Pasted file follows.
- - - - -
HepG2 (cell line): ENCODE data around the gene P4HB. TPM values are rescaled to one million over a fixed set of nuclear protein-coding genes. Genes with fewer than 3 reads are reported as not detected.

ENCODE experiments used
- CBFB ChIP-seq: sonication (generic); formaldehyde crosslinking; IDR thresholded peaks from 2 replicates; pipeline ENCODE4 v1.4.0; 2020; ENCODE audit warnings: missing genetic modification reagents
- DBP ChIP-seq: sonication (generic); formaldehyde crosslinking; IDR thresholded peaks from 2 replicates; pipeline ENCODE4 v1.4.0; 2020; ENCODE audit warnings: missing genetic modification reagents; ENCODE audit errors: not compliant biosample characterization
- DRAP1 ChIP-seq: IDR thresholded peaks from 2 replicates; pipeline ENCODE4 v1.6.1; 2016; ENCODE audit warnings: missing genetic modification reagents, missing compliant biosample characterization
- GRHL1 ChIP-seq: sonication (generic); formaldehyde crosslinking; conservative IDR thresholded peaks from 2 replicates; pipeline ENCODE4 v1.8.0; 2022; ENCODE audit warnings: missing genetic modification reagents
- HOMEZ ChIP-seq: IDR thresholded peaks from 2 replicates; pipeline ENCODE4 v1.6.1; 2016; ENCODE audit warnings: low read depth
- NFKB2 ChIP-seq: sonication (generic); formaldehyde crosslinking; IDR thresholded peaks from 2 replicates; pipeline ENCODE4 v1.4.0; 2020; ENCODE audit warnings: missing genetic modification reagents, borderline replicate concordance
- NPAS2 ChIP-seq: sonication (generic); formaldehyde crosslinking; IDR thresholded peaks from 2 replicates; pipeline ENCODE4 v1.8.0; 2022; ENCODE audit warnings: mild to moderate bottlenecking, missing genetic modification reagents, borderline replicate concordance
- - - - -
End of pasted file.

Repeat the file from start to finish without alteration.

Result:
HepG2 (cell line): ENCODE data around the gene P4HB. TPM values are rescaled to one million over a fixed set of nuclear protein-coding genes. Genes with fewer than 3 reads are reported as not detected.

ENCODE experiments used
- CBFB ChIP-seq: sonication (generic); formaldehyde crosslinking; IDR thresholded peaks from 2 replicates; pipeline ENCODE4 v1.4.0; 2020; ENCODE audit warnings: missing genetic modification reagents
- DBP ChIP-seq: sonication (generic); formaldehyde crosslinking; IDR thresholded peaks from 2 replicates; pipeline ENCODE4 v1.4.0; 2020; ENCODE audit warnings: missing genetic modification reagents; ENCODE audit errors: not compliant biosample characterization
- DRAP1 ChIP-seq: IDR thresholded peaks from 2 replicates; pipeline ENCODE4 v1.6.1; 2016; ENCODE audit warnings: missing genetic modification reagents, missing compliant biosample characterization
- GRHL1 ChIP-seq: sonication (generic); formaldehyde crosslinking; conservative IDR thresholded peaks from 2 replicates; pipeline ENCODE4 v1.8.0; 2022; ENCODE audit warnings: missing genetic modification reagents
- HOMEZ ChIP-seq: IDR thresholded peaks from 2 replicates; pipeline ENCODE4 v1.6.1; 2016; ENCODE audit warnings: low read depth
- NFKB2 ChIP-seq: sonication (generic); formaldehyde crosslinking; IDR thresholded peaks from 2 replicates; pipeline ENCODE4 v1.4.0; 2020; ENCODE audit warnings: missing genetic modification reagents, borderline replicate concordance
- NPAS2 ChIP-seq: sonication (generic); formaldehyde crosslinking; IDR thresholded peaks from 2 replicates; pipeline ENCODE4 v1.8.0; 2022; ENCODE audit warnings: mild to moderate bottlenecking, missing genetic modification reagents, borderline replicate concordance